Barbara Bush heart failure
Barbara Bush heart failure
Barbara Bush served as the First Lady of the United States (US) between 1989 and 1993. She was the wife of George Bush, the 41st President of the US. Before her role as the first lady, she was the Second Lady between 1981 and 1989. Moreover, among her children are Jeb and George Bush, who served as governor of Florida and the 43rd President respectively. Regarding her medical history, in 1988, Barbara was diagnosed with Graves’ disease. The disease, also referred to as toxic diffuse goiter, is an autoimmune condition that affects the thyroid and is the leading cause of hyperthyroidism.
Years later, she was diagnosed with chronic obstructive pulmonary disease and congestive heart failure. Her caregivers expressed that her 25 years as a smoker may have played a key role as the cause of the two conditions. She quit the habit in 1968. Also, in 2008, she was hospitalized due to abdominal pain, and as a consequence, she underwent surgery on the small intestine. In 2009, she underwent surgery for aortic valve replacement, and she was treated for pneumonia in 2013. On April 15th of this year, their family spokesman released a statement on Barbara’s failing health and that she had chosen to stay at home for palliative care. She died on 17th April 2018 at the age of 92.
Heart failure refers to a pathophysiologic condition whereby the heart is unable to pump blood at a rate that meets the metabolic needs of tissues. The heart can only pump blood adequately to tissues by elevating the diastolic filling pressure. The condition results from an abnormality in cardiac function, which may or may not be detectable. Also noteworthy is the fact that heart failure can also occur when the cardiac function is near-normal but under conditions of increased demand (Morton et al., 2017). To preserve the heart’s pumping function, various compensatory mechanisms are initiated in the cardiovascular system. These mechanisms include increased cardiac filling pressure, blood volume, cardiac muscle mass and the heart rate. However, these mechanisms only serve to increase metabolic demands of the myocardium, which, over time leads to worsening of the condition (Jurgens et al., 2015). Most importantly, over time,there is remodeling of the myocytes and the myocardium which leads to their increase in mass and volume. The remodeling leads to increased oxygen demand, ischemia, and impaired contractility.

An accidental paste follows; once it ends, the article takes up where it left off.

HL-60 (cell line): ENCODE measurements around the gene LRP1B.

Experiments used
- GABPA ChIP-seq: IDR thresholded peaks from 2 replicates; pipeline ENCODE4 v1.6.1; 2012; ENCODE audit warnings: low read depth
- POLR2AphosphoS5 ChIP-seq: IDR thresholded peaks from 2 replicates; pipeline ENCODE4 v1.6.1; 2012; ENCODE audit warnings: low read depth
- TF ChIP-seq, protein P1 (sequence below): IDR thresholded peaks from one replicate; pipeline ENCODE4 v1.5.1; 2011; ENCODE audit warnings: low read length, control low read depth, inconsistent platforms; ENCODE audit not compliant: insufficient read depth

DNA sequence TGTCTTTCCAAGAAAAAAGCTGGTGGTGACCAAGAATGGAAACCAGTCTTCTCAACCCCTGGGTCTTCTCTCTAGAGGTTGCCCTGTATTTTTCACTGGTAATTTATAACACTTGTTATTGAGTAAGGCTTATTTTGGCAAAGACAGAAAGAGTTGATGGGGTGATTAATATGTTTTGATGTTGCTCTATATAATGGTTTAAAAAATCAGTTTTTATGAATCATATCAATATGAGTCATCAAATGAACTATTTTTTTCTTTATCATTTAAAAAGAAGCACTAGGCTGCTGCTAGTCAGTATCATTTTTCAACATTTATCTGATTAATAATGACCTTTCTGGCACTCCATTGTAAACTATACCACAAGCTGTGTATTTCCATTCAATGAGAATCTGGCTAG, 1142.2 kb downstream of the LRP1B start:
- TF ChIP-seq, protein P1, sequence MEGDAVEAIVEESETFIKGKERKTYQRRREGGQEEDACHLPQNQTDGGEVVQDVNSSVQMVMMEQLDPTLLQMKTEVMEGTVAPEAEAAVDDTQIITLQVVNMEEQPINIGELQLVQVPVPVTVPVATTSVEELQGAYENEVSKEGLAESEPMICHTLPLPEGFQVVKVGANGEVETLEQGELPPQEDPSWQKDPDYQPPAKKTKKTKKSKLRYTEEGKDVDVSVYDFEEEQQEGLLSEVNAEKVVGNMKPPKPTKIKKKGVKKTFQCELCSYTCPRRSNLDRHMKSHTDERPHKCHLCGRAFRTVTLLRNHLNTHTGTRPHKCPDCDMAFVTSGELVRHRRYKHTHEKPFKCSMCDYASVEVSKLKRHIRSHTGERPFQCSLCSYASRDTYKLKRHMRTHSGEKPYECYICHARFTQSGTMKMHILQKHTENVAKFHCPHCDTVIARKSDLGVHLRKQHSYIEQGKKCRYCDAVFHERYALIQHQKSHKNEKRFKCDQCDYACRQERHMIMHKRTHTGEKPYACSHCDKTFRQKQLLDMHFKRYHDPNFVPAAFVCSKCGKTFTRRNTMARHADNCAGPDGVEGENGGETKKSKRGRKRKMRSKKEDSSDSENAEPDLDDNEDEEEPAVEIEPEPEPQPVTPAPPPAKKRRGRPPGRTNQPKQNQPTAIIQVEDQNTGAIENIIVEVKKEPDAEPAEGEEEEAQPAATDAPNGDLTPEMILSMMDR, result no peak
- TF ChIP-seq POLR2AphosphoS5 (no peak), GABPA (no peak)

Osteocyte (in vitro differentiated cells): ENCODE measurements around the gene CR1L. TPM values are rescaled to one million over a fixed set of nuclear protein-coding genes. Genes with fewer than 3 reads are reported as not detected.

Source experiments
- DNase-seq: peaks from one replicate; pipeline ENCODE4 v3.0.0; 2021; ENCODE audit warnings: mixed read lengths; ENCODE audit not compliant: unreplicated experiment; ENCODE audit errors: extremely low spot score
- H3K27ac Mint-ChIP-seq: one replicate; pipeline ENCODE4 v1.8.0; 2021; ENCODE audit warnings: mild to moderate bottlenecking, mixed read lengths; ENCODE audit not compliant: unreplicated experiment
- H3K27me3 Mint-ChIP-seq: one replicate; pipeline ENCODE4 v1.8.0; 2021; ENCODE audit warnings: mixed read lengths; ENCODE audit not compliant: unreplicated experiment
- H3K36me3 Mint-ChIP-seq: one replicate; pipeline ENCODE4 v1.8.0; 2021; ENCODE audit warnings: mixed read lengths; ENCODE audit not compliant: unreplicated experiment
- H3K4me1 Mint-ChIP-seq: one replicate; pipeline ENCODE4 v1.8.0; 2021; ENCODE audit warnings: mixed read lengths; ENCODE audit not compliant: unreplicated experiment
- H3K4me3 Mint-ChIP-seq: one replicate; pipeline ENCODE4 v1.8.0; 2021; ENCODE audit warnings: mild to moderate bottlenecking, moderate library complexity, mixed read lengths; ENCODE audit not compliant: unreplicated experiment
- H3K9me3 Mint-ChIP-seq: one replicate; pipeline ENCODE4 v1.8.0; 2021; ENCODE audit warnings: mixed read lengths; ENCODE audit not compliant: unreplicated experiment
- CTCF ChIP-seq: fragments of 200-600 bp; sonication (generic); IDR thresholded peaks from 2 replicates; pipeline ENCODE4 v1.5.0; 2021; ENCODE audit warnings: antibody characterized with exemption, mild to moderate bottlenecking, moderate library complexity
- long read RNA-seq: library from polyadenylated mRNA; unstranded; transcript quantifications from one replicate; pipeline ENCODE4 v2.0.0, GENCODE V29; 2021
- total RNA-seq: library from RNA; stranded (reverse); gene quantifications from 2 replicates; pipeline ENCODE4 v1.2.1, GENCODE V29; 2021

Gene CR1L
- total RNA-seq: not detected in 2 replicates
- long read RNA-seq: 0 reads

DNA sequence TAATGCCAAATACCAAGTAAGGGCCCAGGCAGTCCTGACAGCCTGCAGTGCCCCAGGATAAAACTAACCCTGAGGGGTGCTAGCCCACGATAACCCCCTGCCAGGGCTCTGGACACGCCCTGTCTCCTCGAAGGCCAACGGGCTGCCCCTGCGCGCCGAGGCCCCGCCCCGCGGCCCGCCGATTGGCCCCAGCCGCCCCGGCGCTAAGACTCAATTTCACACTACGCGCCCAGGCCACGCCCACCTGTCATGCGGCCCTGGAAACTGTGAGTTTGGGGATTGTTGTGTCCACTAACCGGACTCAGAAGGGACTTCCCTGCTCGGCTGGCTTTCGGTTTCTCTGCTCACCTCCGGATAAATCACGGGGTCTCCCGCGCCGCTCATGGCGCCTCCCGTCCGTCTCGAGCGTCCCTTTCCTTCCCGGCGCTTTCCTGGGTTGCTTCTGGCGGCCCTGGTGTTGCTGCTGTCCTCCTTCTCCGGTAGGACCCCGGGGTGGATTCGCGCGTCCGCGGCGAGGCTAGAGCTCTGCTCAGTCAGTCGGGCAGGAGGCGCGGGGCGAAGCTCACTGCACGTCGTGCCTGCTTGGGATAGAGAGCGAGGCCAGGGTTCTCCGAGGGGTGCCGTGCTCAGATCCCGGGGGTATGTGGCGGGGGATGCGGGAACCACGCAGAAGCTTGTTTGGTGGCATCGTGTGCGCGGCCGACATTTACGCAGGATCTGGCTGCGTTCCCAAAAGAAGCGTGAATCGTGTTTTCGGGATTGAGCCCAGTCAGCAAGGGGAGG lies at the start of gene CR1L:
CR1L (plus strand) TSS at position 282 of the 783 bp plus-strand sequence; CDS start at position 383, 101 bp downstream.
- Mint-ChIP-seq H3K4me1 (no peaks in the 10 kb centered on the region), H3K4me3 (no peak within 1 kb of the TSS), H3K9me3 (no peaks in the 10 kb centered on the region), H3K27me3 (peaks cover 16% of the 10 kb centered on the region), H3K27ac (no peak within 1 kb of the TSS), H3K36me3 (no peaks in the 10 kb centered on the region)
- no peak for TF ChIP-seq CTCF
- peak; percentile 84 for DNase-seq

The clinical manifestations of heart failure include exertional dyspnea which refers to breathlessness after mild activity. In the early stages of heart failure, the breathlessness may appear to be normal since it occurs during strenuous activity. However, as the condition progresses, dyspnea manifests even with ordinary activity (Morton et al., 2017). Moreover, another manifestation is orthopnea, which is shortness of breath that happens when one lies flat and is only relieved when the head is propped up using pillows or when the individual changes posture to a sitting position. The patient may also present with jugular venous distension, pulmonary edema, and palpitations. The patient may also be frail with a feeling of heaviness in the limbs which is attributed to poor perfusion of the individual’s skeletal muscles. Other clinical manifestations include peripheral cyanosis, ascites, and peripheral edema as well as cerebral symptoms like confusion, nightmares, memory impairment and headaches.